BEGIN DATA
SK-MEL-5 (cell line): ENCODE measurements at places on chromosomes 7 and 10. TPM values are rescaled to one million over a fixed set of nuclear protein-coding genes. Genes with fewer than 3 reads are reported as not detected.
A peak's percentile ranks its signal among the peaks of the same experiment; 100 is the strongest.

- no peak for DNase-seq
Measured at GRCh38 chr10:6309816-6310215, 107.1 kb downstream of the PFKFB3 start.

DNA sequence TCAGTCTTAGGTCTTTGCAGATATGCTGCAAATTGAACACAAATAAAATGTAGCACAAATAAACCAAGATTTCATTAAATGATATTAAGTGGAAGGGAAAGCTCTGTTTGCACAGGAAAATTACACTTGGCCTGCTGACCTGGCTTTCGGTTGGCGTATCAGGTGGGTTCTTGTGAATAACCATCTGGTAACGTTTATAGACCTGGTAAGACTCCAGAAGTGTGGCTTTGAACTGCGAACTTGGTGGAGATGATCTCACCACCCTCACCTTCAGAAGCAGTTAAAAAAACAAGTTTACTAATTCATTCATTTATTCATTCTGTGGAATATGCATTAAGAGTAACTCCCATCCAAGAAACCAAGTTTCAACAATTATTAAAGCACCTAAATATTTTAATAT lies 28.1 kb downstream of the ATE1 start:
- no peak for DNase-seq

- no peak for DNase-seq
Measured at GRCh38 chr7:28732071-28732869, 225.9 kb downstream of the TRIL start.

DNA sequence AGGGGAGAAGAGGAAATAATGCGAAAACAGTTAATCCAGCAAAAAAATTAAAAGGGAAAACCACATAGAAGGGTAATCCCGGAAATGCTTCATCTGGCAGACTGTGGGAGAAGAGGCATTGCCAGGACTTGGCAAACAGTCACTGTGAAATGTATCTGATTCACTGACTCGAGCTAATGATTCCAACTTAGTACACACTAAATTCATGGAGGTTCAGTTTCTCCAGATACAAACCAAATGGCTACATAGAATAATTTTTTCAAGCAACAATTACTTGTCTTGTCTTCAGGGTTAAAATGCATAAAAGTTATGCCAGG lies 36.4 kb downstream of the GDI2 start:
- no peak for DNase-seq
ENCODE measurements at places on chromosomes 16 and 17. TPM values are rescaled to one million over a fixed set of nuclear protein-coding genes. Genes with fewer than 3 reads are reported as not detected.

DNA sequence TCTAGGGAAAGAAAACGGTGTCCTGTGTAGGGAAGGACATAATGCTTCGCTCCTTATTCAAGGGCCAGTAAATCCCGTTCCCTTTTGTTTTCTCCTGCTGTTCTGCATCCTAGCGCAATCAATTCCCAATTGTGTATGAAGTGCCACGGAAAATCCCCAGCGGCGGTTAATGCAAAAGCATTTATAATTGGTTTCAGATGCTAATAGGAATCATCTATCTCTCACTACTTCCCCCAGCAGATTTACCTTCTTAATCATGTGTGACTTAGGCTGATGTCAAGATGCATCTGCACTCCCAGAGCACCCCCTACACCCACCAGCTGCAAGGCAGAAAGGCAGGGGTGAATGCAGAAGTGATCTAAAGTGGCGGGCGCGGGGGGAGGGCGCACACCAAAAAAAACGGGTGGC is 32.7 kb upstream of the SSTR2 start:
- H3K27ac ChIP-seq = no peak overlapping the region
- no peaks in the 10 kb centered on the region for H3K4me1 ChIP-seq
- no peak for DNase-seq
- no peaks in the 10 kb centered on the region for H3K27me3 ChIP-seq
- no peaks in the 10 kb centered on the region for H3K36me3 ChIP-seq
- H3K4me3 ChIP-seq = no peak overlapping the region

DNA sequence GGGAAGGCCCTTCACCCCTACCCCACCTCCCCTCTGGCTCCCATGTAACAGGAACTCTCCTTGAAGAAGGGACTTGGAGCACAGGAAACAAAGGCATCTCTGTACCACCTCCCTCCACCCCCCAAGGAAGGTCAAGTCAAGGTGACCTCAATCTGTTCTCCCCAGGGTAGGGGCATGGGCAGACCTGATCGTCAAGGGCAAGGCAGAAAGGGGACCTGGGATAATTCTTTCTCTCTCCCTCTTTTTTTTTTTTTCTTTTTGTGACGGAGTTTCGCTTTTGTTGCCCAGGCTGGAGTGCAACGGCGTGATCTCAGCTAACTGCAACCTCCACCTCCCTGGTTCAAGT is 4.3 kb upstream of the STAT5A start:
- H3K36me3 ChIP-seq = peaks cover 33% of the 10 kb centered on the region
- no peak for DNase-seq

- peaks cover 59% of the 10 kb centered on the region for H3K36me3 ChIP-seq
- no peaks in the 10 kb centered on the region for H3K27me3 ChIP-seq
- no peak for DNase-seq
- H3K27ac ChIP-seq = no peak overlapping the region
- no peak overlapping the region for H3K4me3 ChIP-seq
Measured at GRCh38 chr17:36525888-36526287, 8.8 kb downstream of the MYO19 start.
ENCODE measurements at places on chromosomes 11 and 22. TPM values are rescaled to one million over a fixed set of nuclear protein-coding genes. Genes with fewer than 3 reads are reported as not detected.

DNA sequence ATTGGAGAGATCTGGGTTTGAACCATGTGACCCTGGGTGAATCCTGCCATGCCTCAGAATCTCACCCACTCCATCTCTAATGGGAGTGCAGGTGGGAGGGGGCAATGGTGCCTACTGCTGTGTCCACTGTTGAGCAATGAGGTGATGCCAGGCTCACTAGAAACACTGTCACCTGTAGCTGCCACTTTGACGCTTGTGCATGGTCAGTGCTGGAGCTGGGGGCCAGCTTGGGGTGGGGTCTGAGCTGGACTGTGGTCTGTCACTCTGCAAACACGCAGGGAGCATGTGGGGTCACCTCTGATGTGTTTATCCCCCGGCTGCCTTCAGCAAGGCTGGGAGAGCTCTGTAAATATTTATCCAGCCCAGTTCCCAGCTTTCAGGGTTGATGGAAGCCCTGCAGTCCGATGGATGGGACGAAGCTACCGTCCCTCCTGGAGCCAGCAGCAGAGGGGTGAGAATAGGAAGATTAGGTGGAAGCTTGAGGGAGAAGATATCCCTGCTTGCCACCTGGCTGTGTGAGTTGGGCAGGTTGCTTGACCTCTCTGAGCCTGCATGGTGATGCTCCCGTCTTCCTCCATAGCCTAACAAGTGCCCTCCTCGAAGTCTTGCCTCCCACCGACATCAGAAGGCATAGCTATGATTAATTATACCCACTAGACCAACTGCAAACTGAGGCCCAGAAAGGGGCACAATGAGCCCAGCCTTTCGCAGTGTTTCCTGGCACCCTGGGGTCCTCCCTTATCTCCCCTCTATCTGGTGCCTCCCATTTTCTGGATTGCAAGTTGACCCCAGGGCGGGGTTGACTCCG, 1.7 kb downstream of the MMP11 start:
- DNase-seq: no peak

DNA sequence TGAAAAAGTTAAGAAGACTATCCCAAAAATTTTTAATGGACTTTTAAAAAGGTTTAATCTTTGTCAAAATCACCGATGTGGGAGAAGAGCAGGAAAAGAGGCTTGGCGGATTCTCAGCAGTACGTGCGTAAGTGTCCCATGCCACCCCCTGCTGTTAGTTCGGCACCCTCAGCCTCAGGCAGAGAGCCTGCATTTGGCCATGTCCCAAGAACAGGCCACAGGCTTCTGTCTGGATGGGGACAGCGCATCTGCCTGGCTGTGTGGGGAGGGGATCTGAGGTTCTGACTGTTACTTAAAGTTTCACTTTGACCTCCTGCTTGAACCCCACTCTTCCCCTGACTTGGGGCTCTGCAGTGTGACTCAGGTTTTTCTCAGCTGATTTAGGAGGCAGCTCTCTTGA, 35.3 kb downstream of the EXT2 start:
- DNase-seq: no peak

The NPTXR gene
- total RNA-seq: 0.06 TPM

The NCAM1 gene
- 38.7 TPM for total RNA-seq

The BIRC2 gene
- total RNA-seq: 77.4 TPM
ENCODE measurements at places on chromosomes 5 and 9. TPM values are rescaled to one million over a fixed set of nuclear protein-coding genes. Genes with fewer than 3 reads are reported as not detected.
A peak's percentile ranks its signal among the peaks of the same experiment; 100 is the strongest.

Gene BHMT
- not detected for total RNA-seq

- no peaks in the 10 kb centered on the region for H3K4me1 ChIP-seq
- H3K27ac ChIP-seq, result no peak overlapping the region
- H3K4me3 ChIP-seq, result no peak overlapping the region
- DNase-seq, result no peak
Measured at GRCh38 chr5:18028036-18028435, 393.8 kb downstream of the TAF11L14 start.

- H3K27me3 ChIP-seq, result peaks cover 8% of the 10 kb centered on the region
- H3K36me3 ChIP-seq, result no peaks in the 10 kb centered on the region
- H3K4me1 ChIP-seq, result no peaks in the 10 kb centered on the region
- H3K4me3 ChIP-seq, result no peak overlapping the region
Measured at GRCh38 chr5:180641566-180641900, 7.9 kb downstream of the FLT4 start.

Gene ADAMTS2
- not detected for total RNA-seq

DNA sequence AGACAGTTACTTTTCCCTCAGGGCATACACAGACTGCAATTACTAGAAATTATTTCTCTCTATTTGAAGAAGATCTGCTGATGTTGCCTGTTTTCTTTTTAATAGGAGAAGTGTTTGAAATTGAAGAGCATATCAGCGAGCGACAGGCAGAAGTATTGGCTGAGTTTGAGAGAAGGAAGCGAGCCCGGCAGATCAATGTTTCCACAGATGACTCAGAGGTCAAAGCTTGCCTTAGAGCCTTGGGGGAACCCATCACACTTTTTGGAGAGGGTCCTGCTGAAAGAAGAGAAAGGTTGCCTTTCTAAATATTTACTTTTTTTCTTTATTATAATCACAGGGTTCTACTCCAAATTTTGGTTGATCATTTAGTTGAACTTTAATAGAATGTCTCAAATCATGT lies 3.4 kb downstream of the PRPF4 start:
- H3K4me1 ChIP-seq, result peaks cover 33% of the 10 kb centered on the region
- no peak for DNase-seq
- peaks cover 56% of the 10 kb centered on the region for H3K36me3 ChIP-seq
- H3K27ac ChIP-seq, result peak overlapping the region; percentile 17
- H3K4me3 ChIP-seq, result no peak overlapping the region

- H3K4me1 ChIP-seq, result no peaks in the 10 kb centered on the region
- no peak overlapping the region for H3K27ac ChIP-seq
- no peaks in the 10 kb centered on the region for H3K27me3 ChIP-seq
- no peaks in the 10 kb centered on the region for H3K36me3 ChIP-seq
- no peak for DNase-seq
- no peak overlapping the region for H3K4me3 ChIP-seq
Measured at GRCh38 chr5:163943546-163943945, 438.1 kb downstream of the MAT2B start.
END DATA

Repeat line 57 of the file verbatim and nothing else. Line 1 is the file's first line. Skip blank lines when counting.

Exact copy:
- no peak for DNase-seq